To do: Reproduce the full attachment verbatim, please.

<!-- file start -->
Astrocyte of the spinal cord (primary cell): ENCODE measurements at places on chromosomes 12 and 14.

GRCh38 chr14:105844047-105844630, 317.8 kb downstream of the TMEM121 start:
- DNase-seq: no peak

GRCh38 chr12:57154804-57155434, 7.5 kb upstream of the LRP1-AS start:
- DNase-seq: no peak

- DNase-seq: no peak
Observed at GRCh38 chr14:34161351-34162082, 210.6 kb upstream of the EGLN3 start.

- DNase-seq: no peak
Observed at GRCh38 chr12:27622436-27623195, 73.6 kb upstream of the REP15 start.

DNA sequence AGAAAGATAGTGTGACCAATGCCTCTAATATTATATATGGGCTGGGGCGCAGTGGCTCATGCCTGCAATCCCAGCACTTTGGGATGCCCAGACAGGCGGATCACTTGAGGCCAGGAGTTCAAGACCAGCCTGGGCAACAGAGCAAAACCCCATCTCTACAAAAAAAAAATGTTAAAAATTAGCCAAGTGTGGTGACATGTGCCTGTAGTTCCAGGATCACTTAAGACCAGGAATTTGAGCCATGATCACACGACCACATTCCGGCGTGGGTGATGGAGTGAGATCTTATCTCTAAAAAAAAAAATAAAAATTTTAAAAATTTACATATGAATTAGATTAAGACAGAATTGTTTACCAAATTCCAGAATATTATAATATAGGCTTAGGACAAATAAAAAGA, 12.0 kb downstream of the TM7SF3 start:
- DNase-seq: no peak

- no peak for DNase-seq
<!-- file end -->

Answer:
Astrocyte of the spinal cord (primary cell): ENCODE measurements at places on chromosomes 12 and 14.

GRCh38 chr14:105844047-105844630, 317.8 kb downstream of the TMEM121 start:
- DNase-seq: no peak

GRCh38 chr12:57154804-57155434, 7.5 kb upstream of the LRP1-AS start:
- DNase-seq: no peak

- DNase-seq: no peak
Observed at GRCh38 chr14:34161351-34162082, 210.6 kb upstream of the EGLN3 start.

- DNase-seq: no peak
Observed at GRCh38 chr12:27622436-27623195, 73.6 kb upstream of the REP15 start.

DNA sequence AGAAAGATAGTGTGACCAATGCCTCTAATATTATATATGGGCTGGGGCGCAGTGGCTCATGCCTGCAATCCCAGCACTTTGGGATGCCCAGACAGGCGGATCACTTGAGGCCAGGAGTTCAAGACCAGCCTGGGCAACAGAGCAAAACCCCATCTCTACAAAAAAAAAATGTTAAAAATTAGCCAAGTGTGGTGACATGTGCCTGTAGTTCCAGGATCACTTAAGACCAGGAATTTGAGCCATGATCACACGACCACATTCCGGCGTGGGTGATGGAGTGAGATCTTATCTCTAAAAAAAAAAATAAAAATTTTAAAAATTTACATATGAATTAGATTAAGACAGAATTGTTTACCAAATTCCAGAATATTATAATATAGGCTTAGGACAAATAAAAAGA, 12.0 kb downstream of the TM7SF3 start:
- DNase-seq: no peak

- no peak for DNase-seq